Not long ago, I was in a local Costco and saw a picture book about famous Washington State residents. Not all of them had been born here, and not all of them had lived their whole productive lives here, but they were people who were important to our state’s history. And I felt a small, petty pleasure that they actually put Pearl Jam in the book instead of Nirvana, despite the fact that Eddie Vedder was born in Illinois and spent much of his life in San Diego while Kurt Cobain was born and raised in Aberdeen, Washington. Because I’ve always been far more a Pearl Jam person than a Nirvana person, you see.
We do that. There was a poll in the Dissolve Facebook group the other day about whether you liked Fred Astaire or Gene Kelly better. You find any subject, there will be a “which one do you like better?” discussion somewhere. Cat person or dog person? Star Wars or Star Trek? Marvel or DC? We like dividing these things up, and even though I myself don’t like dogs, in most other discussions, I’m firmly on the side of “it can be two things!” I’ve always loved Batman, but I’m more broadly about Marvel, for example.
Many, many years ago now, I was in an academic competition for which I had to write a speech. Mine was about gay rights, and while doing my research, I discovered a fact about how chimpanzees, as I recall it was, teach their offspring xenophobia, and projected that particular trait onto humans. I was forbidden from using that detail in my speech, as my coach acerbically pointed out that it was basically calling the judges chimps if they didn’t agree with me. And while I like chimps, that’s hardly a way to win someone to your side. But I can’t help wondering if our determination to “two kinds of people” everything is left over from that aspect of our primate nature.
We want to know where we stand. And if you’re a Beatles person, you know the difference between yourself and Rolling Stones people. It’s all very clear. I can imagine playgoers four hundred-odd years ago arguing Shakespeare versus Marlowe the same way. It’s what we do, and as long as you’ve got the energy to care about these things at all, you’ve probably got the energy to distinguish yourself from your fellow people with interest in the thing.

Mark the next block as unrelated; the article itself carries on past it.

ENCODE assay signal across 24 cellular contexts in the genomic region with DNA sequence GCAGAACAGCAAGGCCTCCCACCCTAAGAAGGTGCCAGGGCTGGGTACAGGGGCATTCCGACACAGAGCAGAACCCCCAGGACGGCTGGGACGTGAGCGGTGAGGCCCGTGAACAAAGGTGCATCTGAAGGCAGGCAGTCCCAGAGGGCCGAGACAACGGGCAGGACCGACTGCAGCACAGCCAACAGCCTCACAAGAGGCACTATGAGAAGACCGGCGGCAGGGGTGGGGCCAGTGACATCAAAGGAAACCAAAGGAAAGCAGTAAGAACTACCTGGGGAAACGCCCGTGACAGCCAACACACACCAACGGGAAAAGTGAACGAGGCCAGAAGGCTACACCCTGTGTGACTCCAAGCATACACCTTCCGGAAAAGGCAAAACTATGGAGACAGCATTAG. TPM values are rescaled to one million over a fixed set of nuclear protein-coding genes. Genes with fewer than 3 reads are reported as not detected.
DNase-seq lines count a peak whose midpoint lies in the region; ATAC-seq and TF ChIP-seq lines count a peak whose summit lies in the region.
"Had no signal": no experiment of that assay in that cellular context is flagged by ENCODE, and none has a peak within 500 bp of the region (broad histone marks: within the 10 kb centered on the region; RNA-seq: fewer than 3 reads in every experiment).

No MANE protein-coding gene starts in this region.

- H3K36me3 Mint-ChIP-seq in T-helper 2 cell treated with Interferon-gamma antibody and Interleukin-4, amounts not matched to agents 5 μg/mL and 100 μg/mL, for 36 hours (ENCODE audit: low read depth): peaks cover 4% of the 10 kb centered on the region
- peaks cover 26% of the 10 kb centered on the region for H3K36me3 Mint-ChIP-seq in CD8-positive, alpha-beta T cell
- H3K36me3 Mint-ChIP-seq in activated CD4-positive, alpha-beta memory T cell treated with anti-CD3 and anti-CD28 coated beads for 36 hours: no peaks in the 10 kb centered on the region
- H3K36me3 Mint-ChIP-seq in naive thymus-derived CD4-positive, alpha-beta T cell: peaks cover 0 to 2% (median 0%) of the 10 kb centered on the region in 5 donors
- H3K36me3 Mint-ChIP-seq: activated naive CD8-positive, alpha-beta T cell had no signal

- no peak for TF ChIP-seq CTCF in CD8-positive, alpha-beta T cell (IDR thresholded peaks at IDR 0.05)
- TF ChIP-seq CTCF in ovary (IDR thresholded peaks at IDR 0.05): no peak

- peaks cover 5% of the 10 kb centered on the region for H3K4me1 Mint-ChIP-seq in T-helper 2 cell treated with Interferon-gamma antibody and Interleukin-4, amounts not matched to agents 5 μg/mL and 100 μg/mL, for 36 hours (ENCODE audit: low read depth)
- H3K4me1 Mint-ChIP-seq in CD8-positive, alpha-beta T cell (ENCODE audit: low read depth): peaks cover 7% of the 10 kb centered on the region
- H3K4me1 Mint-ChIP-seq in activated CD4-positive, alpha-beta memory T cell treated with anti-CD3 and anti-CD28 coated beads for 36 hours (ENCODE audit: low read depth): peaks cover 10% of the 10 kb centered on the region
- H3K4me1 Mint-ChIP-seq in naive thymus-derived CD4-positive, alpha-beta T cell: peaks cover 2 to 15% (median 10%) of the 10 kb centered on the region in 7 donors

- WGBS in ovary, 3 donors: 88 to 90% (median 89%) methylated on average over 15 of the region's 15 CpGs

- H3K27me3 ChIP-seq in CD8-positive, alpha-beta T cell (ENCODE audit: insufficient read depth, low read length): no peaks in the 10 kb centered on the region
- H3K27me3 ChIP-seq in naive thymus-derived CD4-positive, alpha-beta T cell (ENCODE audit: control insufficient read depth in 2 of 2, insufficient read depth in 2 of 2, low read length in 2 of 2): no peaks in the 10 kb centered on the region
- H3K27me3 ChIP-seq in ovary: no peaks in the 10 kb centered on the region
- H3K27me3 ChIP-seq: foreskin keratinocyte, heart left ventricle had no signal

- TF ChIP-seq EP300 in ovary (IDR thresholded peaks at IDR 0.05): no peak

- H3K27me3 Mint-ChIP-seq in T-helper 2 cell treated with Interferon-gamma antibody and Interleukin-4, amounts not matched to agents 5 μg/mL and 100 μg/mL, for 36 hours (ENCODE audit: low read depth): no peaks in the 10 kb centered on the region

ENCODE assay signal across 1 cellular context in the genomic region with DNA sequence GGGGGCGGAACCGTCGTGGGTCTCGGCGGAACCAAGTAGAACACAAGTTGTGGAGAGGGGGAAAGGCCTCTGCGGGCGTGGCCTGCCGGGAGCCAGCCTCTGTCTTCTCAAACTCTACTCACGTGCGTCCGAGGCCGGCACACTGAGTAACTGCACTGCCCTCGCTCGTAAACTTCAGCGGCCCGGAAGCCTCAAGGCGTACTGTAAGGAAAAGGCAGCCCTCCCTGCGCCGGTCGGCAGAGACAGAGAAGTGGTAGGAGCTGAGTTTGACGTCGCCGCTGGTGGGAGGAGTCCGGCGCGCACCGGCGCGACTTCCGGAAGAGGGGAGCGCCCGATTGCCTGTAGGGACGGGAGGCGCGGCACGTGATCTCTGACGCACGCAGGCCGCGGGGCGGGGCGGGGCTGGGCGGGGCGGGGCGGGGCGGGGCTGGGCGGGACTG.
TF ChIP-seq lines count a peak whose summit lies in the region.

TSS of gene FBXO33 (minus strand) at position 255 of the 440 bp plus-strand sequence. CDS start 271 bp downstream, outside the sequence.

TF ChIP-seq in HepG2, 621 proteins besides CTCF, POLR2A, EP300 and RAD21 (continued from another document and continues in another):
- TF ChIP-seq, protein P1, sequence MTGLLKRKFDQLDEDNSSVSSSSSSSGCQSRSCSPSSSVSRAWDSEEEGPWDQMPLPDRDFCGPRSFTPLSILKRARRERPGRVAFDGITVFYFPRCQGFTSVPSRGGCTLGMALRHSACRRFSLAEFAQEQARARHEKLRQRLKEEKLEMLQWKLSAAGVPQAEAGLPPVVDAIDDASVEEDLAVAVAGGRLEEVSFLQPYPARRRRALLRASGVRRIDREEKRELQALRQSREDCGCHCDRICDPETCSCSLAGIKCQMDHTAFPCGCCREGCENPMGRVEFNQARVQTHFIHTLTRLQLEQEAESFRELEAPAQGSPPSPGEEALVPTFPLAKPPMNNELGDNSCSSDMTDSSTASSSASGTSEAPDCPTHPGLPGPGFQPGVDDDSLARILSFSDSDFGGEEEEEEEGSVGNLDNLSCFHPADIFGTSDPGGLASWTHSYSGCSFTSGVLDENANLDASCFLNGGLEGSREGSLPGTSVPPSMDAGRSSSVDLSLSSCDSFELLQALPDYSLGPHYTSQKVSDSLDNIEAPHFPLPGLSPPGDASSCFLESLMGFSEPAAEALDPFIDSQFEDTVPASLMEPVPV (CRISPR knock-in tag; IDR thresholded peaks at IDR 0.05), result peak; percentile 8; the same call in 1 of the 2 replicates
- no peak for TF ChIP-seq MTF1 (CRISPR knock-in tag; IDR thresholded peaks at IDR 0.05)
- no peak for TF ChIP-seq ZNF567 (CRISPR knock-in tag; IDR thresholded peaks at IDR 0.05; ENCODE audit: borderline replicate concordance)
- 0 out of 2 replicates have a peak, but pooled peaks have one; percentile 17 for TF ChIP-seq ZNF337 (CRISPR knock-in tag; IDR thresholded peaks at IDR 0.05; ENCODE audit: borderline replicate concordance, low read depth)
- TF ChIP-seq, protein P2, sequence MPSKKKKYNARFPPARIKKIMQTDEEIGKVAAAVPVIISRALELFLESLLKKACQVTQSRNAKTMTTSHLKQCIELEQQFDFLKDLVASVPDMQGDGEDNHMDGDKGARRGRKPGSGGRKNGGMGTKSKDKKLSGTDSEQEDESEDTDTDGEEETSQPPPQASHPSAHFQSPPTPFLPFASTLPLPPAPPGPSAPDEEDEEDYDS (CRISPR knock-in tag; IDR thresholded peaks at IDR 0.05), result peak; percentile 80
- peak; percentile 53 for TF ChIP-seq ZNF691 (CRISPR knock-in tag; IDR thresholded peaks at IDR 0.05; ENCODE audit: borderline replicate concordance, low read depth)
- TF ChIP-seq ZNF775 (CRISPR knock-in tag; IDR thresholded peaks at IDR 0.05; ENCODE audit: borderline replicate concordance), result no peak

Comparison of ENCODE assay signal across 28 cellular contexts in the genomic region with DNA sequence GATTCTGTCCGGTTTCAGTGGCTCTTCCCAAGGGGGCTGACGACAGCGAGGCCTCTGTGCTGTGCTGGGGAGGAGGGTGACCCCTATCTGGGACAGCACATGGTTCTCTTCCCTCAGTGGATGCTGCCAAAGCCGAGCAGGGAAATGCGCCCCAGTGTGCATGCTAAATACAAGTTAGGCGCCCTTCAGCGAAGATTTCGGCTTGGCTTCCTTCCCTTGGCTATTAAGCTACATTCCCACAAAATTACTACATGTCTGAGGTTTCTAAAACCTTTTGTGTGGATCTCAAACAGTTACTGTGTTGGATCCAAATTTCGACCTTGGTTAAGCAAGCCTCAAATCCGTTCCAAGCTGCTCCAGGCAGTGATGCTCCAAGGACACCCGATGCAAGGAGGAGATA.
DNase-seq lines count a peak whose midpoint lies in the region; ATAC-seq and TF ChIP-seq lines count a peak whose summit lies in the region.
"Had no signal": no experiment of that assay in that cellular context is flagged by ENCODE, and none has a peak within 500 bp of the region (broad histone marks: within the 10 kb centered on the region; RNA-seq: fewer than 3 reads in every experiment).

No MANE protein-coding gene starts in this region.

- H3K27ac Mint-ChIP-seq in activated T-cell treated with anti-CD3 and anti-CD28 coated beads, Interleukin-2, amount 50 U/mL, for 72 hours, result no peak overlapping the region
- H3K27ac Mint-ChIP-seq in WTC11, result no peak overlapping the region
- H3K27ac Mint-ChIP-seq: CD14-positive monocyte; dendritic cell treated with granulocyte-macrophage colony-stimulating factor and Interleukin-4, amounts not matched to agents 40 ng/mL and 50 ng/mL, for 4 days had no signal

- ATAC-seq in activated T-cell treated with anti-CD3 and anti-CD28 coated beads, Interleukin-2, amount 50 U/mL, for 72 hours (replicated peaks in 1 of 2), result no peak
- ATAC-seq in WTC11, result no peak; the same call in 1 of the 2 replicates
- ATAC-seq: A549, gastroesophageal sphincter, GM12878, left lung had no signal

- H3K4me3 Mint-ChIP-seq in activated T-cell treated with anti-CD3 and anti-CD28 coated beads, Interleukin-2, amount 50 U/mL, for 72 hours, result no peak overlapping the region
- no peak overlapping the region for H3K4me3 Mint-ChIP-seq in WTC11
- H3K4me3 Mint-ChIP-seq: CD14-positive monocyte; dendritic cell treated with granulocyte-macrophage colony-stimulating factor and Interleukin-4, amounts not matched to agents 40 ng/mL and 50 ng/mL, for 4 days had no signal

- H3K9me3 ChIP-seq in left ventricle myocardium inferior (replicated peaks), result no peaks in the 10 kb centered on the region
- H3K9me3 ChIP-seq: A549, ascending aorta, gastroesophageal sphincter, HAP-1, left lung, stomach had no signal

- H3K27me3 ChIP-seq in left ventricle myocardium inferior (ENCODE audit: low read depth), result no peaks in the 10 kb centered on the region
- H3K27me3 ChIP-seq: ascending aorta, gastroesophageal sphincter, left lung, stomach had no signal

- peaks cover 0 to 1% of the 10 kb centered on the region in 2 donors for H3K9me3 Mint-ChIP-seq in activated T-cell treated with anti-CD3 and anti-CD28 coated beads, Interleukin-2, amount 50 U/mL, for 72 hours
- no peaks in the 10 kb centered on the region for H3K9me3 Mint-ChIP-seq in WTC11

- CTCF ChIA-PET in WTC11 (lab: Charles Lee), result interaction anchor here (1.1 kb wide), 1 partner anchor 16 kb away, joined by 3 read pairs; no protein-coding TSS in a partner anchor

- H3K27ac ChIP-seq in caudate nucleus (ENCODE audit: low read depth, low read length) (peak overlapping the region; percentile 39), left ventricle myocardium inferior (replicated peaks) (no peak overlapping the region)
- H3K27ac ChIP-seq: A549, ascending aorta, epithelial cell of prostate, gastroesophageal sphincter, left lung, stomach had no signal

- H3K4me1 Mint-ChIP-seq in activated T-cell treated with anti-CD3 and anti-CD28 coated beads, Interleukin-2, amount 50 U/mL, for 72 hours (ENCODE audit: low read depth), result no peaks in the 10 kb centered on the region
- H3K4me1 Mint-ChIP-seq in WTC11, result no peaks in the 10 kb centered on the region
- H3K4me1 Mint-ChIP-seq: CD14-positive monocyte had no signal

Because of course even beyond the “two things” side, there’s my mother’s “but I like Elvis” version—my mom’s too old by about five or ten years to have been involved in the Beatles versus Rolling Stones debate. I’m sure there are sports versions of this discussion that I’m not mentioning because I don’t care enough about sports to know what they are. So it’s two levels of gatekeeping in one, if you think about it. Not only are you separating yourself into a group by whether you prefer Charlie or Emilio, you’re limiting yourself into the group of people who care which of Martin’s boys is better.
And my goodness but can your answer change, as that one exemplifies most clearly for me—when I was in eighth grade and having that argument, we couldn’t possibly have known how terrible Charlie would become over the years, and how accomplished a director Emilio would turn out to be. So you’re also kind of locking yourself into a specific place, and often, people won’t be willing to not change their identity as a Sean Connery Bond fan when it turns out that Sean Connery himself is kind of a misogynist or that later Bonds also gave good performances. They don’t do it because they don’t care but because they’ve settled themselves into a Connery Is The Best Bond place. I’m not saying everyone does it, but you’ve got to be able to think of an example yourself.
And, okay, I’m still a Gene Kelly person even though I now know he was kind of a jerk, because I will never not enjoy watching his pure joy in dancing. Fred Astaire is equally skilled, but his dancing seems more precise to me and less delighted. At least I can acknowledge the places Gene Kelly wasn’t great as a person, I suppose. But more importantly, even if watching Fred Astaire isn’t as pleasurable to me, I can still see his ability. Just as I can still hear the quality of Nirvana’s music, even if I still mentally accuse Kurt of lying every time he sings that he doesn’t have a gun.